Posted: 2021-10-29

Will COP26 deliver any meaningful progress or will it be just hot air?



QUEEN Elizabeth is not amused. “It’s very irritating when they talk, but they don’t do”, she was overhead to say. She was referring to the conference of COP26 (the 26th Conference of the Parties to the United Nations Framework Convention on Climate Change). At the time of writing (17th October), it is two weeks away. When you read this magazine, it will  probably be in progress, with the ending scheduled for Friday 12th November, though past experience suggests that it is likely to extent into that weekend.


Will it be a photo op, a talking shop (as Elizabeth suggests), or a blame game? Possibly, it will be a bit of all three, especially if China and Russia – two of the world’s biggest polluters – fail to turn up. America and China are at loggerheads. Most western states are sniping at Russia. The global south is angered by the failure of the north to fulfil its pledges for climate finance – the UK has even cut its international aid – let alone pay for the damage that global warming has inflicted on Third World countries that did nothing to cause it. 


Another obstacle to progress is denial. The evidence is overwhelming. The earth’s average temperature has risen by 2 degrees Fahrenheit since the 1880s. In 2007 the Intergovernmental Panel on Climate Change (IPCC) reported with more than 90 per cent certainty that human actions were responsible for ‘unequivocal’ changes to the climate. Since then we have observed that the ten hottest years on record have all occurred this century and that 2020 was the hottest year of all. July this year was the hottest month ever recorded.


Yet we still hear that it is part of a cyclical pattern which has occurred throughout history: the planet goes through a period of heating, then cooling, then heating again, and so on. Alternatively, it is argued that, if the problem gets really serious the ingenuity of humankind will come up with a solution. There is no real urgency. Let future generations clean up our mess.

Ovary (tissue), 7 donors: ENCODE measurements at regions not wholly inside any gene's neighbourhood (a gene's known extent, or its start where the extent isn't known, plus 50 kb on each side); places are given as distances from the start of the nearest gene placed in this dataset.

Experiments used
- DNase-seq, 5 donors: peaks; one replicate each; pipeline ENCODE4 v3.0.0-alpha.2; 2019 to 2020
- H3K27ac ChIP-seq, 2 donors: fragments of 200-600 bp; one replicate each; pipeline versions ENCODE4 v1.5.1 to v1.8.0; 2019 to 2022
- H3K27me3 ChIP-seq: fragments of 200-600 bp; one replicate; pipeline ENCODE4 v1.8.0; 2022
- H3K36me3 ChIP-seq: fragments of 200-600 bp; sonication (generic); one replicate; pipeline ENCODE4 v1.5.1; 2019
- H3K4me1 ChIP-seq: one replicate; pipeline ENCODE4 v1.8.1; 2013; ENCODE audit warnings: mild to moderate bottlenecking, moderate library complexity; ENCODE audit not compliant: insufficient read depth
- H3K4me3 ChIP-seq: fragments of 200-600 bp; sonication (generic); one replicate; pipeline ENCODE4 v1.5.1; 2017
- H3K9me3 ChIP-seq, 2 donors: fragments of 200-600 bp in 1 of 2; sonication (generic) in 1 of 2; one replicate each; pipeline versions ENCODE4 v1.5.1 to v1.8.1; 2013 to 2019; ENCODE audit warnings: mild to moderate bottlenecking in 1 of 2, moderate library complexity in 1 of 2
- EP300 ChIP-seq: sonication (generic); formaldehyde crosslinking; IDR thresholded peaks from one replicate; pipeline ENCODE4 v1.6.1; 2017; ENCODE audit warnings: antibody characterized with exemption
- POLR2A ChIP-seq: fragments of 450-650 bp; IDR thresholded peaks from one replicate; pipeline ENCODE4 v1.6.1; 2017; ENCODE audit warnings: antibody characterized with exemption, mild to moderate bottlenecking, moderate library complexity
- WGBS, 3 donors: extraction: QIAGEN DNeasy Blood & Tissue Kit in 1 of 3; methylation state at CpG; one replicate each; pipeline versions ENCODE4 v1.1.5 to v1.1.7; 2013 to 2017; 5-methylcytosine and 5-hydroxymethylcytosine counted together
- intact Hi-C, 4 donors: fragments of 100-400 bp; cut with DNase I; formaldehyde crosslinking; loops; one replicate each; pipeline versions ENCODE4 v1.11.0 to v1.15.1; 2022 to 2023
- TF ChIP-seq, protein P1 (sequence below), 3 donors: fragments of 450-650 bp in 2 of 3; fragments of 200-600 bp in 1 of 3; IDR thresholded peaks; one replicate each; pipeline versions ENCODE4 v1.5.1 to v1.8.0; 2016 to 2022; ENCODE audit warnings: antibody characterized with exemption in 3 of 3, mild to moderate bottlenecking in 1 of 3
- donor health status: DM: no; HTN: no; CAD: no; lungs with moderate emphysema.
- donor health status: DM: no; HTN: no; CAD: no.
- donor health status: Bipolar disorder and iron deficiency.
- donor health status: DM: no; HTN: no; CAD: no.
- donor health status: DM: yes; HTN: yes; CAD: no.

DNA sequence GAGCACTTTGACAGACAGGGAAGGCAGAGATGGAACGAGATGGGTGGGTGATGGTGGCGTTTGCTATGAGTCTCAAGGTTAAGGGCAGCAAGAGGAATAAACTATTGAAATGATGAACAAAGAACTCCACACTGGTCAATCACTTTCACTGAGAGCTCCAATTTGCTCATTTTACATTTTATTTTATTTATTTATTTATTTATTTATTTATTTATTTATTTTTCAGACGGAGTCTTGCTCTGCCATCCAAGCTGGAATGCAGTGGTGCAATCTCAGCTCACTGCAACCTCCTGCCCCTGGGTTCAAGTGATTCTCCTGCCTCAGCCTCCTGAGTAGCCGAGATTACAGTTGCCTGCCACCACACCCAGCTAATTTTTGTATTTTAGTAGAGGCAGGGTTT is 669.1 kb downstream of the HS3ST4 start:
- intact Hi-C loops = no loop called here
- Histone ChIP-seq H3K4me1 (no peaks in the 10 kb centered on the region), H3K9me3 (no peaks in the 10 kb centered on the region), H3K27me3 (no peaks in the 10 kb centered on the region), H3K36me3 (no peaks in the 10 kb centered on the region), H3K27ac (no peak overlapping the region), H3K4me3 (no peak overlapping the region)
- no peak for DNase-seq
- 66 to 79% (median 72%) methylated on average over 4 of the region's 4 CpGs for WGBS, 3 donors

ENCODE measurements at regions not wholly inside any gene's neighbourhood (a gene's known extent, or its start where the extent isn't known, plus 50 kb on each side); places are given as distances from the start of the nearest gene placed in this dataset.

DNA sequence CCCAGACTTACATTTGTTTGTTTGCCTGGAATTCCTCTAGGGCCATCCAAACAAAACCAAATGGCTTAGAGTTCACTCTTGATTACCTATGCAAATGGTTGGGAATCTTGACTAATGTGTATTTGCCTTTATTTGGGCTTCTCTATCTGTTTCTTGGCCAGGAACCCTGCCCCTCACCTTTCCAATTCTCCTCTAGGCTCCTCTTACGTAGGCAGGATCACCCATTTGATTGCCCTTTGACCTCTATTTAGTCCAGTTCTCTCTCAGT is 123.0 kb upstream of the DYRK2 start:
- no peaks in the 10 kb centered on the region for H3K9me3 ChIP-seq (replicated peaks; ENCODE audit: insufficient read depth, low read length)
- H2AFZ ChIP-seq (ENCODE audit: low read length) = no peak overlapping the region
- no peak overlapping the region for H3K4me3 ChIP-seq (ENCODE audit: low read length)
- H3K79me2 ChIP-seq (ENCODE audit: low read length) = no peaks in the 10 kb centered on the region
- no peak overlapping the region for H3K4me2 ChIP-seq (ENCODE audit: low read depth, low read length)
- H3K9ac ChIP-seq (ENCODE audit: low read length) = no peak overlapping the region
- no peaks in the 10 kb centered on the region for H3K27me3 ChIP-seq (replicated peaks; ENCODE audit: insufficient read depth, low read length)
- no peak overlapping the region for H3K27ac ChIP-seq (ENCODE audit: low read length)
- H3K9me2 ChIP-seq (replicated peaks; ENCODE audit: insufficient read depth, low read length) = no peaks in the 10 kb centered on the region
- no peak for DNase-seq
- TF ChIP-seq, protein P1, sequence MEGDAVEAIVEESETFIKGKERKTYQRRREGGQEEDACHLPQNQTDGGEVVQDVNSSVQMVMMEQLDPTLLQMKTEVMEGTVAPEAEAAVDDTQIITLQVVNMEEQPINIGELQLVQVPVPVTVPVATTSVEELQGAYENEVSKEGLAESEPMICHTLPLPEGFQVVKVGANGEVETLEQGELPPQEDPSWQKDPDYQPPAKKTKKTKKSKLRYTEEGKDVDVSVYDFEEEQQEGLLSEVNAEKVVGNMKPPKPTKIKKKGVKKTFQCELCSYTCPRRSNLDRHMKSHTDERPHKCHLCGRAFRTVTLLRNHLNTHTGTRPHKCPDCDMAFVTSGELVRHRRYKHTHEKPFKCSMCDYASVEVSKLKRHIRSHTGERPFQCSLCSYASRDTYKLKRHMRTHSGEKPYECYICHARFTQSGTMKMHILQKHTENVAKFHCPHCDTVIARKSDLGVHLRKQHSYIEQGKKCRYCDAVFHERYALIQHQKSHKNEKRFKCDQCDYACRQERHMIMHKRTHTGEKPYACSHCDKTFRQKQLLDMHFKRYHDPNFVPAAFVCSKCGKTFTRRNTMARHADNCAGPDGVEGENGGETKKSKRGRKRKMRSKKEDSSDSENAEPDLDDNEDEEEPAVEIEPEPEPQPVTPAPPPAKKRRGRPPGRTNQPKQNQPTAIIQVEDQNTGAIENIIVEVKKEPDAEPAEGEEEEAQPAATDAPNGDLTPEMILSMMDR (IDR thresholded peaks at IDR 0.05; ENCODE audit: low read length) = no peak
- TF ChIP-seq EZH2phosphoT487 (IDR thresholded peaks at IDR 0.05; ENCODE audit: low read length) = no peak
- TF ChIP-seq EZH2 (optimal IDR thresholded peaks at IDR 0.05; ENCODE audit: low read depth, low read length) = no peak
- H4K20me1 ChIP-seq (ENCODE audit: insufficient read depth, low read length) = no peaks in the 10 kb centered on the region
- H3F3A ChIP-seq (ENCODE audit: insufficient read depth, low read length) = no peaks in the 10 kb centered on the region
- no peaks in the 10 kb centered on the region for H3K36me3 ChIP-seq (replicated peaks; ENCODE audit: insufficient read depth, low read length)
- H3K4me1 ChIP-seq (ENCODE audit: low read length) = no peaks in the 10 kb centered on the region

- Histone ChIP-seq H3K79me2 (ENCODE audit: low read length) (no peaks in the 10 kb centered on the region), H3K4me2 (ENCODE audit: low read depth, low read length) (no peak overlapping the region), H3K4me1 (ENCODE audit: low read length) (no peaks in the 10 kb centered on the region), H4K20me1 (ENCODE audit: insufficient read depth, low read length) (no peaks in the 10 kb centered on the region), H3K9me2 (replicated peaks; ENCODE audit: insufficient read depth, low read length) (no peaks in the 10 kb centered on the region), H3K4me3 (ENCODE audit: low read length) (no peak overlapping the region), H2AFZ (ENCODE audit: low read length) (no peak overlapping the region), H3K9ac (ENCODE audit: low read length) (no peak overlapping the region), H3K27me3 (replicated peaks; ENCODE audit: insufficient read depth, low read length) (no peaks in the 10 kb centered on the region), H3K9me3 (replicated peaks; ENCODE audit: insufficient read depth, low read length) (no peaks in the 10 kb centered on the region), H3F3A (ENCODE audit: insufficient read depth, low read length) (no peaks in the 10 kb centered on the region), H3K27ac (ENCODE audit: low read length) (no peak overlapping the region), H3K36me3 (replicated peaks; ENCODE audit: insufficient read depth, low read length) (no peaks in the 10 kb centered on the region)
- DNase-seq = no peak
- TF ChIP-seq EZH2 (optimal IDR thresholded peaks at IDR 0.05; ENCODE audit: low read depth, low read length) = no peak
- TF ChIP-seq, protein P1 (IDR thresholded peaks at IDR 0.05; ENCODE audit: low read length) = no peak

Much of this rationalisation derives from a reluctance to accept the implications of global warming. It would involve major changes to our lifestyle and most people are resistant to change, even when it is obviously beneficial. Yet it does happen. In 1948 the percentage of men who smoked in Great Britain was 82%. Today it is about 18%.


It seems that the world is full of slow learners. But they will change their habits if they are led in the right direction, by both the science and the politics. The momentum for climate control has been fuelled not only by the evidence around us but also by a growing awareness of the young about the seriousness of the threat. Greta Thunberg, who began her first climate strike in August 2018, has been a role model for her generation. Now there are thousands of Thunbergs across the globe, with millions of followers. They will be angry if COP26 does not deliver.


We can but hope that the politicians assembled in Glasgow can overcome national self-interest in favour of a common interest in the future of planet earth. It certainly runs counter to their normal concerns of promoting national growth, trade, travel and consumption, even though we need less of all of them. 


However, Boris Johnson, the prime minister of the host state, has recently said that the climate crisis is his number one priority. Do we really believe him? His relationship to the truth has not been very close on other matters. When he was a columnist in the Daily Telegraph he was sceptical about the existence of global warming and ridiculed wind power as too feeble to knock off the skin of a rice pudding. Nor does he  have great relations with other European leaders at present, thanks to his U-turn on the Brexit Protocol.


We cannot but hope that these difficulties can be overcome during the fortnight.  The 2015 Paris Agreement at COP21 committed countries to keep the rise in global average temperature well below 2C while ‘pursuing efforts’ to limit it to 1.5C. To stay within that latter figure, global CO2 and other emissions need to come down by about 7% a year for this decade. Can COP 26 agree to this? We should remain sceptical yet open-minded. The politicians may even surprise us.  


Brian McClinton, October 2021